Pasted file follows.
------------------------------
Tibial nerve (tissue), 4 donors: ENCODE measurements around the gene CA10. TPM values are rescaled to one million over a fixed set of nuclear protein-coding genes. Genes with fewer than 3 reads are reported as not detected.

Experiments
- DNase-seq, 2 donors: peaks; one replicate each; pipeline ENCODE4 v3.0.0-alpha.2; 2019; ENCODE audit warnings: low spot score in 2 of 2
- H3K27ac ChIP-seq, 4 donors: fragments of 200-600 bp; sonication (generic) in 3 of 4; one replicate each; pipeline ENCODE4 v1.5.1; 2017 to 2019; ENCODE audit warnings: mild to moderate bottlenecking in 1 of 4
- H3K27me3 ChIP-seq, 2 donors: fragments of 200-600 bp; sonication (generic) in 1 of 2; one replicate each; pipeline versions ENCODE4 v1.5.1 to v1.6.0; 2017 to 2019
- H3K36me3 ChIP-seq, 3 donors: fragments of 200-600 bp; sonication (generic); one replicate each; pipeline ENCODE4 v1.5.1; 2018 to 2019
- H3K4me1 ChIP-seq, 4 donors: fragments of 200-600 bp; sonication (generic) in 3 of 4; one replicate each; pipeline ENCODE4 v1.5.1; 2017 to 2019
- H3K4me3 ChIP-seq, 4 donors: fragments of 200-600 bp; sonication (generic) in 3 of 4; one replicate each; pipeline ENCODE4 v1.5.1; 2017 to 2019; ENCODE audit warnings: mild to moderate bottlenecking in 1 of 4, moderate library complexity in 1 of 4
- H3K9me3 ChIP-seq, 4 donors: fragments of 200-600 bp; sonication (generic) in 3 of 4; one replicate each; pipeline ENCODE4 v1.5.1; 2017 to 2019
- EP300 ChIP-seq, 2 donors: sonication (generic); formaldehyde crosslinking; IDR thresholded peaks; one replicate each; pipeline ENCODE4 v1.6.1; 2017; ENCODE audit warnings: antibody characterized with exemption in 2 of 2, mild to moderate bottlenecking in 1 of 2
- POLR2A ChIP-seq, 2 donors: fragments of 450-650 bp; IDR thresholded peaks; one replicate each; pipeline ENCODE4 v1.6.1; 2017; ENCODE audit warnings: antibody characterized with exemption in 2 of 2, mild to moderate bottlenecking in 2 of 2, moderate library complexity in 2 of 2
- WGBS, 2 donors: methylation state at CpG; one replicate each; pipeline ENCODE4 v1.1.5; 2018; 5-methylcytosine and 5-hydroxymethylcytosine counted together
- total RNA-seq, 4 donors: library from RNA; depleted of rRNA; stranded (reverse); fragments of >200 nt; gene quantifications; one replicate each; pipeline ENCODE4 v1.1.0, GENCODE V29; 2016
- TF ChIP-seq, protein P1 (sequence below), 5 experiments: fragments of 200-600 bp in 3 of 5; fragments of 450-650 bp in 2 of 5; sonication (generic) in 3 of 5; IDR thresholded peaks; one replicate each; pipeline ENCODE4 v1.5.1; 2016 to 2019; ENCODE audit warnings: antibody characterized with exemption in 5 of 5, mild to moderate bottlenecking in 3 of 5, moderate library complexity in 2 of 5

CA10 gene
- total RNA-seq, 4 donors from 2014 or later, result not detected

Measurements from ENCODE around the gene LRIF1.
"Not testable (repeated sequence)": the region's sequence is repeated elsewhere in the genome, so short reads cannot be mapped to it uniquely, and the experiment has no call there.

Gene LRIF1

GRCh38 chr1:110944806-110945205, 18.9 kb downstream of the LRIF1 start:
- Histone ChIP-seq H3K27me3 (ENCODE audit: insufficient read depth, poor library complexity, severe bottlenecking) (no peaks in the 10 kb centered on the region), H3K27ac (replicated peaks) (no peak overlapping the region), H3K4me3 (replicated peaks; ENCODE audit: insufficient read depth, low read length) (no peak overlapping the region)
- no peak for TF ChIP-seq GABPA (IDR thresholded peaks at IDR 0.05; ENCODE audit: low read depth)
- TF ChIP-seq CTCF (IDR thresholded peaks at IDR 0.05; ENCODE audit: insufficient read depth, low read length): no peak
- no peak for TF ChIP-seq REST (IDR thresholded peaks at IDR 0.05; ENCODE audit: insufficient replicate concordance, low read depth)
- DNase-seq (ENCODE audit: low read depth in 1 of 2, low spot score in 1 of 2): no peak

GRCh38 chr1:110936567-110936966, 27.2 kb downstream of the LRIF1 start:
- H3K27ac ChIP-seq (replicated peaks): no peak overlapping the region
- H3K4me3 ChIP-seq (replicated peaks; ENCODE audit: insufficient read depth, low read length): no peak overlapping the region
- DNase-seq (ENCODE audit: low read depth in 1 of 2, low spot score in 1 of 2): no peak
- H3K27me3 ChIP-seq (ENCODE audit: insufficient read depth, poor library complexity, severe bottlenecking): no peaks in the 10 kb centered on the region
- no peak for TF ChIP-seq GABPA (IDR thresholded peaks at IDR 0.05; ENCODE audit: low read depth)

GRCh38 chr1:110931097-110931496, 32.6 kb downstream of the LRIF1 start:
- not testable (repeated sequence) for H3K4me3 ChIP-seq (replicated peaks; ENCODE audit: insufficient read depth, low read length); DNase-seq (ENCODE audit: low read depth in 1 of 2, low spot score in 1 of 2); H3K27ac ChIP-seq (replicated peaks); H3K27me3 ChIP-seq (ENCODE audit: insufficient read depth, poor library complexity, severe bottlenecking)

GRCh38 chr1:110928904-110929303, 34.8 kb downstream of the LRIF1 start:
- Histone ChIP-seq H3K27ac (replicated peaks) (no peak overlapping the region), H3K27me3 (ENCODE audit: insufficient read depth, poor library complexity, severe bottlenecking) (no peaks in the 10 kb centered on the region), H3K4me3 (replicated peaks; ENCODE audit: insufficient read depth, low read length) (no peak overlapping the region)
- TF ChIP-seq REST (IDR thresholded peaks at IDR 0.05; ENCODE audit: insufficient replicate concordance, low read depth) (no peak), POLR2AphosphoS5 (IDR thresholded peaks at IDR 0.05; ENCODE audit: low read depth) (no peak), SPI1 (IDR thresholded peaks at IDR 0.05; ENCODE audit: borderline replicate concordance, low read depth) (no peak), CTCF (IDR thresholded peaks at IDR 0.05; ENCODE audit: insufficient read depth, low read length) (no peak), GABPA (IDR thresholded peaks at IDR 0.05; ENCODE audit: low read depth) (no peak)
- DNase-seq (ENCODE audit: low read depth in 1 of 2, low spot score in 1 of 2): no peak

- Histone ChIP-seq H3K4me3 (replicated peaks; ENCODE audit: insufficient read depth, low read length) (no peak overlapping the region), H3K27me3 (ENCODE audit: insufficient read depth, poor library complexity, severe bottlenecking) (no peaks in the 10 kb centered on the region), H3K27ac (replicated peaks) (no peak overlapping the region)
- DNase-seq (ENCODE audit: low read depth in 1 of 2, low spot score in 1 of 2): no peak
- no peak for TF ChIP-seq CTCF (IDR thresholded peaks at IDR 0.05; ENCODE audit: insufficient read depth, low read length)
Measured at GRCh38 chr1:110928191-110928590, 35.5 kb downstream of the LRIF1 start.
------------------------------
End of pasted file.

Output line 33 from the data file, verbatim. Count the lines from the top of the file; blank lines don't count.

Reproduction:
- not testable (repeated sequence) for H3K4me3 ChIP-seq (replicated peaks; ENCODE audit: insufficient read depth, low read length); DNase-seq (ENCODE audit: low read depth in 1 of 2, low spot score in 1 of 2); H3K27ac ChIP-seq (replicated peaks); H3K27me3 ChIP-seq (ENCODE audit: insufficient read depth, poor library complexity, severe bottlenecking)